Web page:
Can John Cleese’s Advice Help Solve Those Tough Project Issues?

Let me start by saying, if you don’t know who John Cleese is, look him up. Watch a couple of his Monty Python skits. Then c’mon back to this article!

About six months ago I was talking about the movie “Monty Python and the Holy Grail” with a couple coworkers. Someone mentioned John Cleese’s book on creativity. Given I’m not what I would define a creative person, didn’t give it a second thought.

However, at a high school swim meet a month ago, I was talking to another parent about a variety of topics between our kid’s events. She’s a super-smart data analyst in a healthcare actuary department. She loves data and the story it can tell.

As we talked, she said her department had been asked for more and more information. Some of the problems the department is trying to help solve have a big impact on the organization. That’s why when she said their VP asked everyone to read the book by John Cleese called “Creativity: A Short and Cheerful Guide”, I was intrigued. Because the department was full of analytical people who wanted to be “right” versus “close enough”, they never got things done or made decisions. The VP wanted more creative approaches to problem solving, and thought John Cleese could help.

Long story short, this conversation prompted me to buy the book and read it on vacation. The book was short and cheerful as the title says. But, I also found it informative. With the right team and some creativity, those really tough project management issues can be solved. Here are three take-aways I got from the book and how they could relate to project management.

Do Work Before Bed. Ever heard the term “sleep on it?” Basically, if you sleep on it, you delay making a decision or taking action until the next day. Some will call this procrastination. I think, however, if we do some work before bed, our minds put in work overnight.

John Cleese notes if he puts in some work before bed, he often has a little creative idea overnight, which contributes to a solution to the problem he’s trying to solve. For years I’ve kept a notebook on my nightstand for the same reason. If I have a problem and am thinking about it before bed, I’ve been known to wake up in the middle of the night or in the morning with an idea. If I don’t write it down immediately, I’ll forget. This doesn’t work for every problem I encounter, but I’d guess about 25% of the time something pops in my head at night! Maybe ask some of your team members to do the same. Who knows what people will dream up (literally)!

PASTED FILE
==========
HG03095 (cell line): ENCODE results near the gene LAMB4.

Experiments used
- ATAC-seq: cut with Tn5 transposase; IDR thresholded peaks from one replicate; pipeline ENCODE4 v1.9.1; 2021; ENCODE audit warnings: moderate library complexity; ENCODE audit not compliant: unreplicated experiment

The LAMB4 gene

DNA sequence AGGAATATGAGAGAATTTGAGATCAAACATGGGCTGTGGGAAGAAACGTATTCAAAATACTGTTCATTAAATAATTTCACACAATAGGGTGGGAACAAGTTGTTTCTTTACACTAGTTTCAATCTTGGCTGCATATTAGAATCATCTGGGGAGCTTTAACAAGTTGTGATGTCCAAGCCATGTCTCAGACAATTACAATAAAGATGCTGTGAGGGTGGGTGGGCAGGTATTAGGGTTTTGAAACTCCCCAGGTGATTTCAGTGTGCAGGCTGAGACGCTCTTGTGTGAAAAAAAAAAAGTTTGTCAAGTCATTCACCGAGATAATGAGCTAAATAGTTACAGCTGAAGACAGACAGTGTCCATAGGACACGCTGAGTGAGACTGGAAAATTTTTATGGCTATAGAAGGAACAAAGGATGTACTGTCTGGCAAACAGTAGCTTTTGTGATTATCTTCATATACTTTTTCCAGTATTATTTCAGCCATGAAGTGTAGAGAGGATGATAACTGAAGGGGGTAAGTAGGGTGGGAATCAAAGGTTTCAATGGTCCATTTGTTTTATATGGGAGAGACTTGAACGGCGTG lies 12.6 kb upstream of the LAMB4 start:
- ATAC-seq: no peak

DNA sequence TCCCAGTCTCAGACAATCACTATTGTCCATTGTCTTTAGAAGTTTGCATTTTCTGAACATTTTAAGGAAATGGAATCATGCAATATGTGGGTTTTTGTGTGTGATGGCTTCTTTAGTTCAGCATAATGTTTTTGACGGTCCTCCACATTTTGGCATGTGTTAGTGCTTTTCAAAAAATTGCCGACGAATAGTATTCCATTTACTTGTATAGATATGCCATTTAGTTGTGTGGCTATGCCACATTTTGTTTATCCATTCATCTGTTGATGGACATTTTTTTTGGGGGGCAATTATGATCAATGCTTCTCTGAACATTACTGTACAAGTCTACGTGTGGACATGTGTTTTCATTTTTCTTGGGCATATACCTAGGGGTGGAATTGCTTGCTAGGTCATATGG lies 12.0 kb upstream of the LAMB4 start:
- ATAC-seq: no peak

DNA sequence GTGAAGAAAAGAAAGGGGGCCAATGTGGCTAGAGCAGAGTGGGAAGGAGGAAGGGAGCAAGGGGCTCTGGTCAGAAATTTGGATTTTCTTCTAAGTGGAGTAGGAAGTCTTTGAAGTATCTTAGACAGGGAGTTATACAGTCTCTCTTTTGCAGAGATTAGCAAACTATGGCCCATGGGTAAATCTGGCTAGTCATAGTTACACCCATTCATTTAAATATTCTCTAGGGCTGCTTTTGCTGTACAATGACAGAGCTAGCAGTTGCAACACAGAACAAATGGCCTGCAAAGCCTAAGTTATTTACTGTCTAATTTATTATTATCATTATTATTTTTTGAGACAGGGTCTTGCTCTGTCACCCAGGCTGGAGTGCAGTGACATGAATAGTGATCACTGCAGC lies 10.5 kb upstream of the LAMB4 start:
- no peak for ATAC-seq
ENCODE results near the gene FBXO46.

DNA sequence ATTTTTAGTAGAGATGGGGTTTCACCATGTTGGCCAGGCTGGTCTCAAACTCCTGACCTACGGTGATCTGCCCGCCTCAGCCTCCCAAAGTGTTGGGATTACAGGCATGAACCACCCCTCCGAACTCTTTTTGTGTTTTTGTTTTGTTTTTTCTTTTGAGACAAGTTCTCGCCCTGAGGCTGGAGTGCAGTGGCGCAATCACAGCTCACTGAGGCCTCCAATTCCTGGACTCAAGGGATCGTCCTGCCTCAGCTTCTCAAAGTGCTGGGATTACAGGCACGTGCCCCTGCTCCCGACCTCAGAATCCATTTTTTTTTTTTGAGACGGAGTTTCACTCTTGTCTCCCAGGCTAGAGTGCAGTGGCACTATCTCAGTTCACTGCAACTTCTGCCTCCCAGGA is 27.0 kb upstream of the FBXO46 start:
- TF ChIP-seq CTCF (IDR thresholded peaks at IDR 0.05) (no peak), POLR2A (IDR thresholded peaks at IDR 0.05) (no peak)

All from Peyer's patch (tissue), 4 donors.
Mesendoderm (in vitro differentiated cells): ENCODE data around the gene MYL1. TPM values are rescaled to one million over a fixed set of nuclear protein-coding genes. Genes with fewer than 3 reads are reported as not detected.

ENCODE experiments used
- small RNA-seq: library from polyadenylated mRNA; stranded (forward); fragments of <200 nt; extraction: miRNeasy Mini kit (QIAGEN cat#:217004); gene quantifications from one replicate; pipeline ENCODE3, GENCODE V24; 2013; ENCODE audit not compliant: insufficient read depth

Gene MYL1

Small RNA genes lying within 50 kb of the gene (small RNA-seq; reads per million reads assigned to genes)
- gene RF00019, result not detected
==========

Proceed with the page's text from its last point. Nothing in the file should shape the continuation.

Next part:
Avoid Paralysis. Paralysis comes from the worry of making a mistake.  If you think you’re wrong, stagnation happens because you’re afraid of being wrong.  But, if you’re trying to be creative, there is no such thing as a mistake.  You can’t know you’re going down the wrong path until you’re on it! 

How many times has a project issue come up where someone says, “Well, that might work, but it might not.”? Then there’s more discussion, followed by nothing happening. Instead, that “might work” scenario could in fact be wrong, but it could also open doors to other solutions. It’s a risk to start down the path, but it’s more risky to remain stagnant. Give it a try! As Einstein said, if we know what we’re doing when we’re investigating something, then it’s not research.  

Don’t Get Bogged by Process. When you’re trying to creatively solve a problem, don’t get bogged down in process. Think of your process as what’s done in normal (or at least near normal) circumstances. When it comes to creative problem solving, there’s not a lot of process to fall back on.  New things can be confusing and unfamiliar.  That’s OK.  It’s normal.  Instead, let time be your ally as you think through it.  Eventually, clarity will emerge!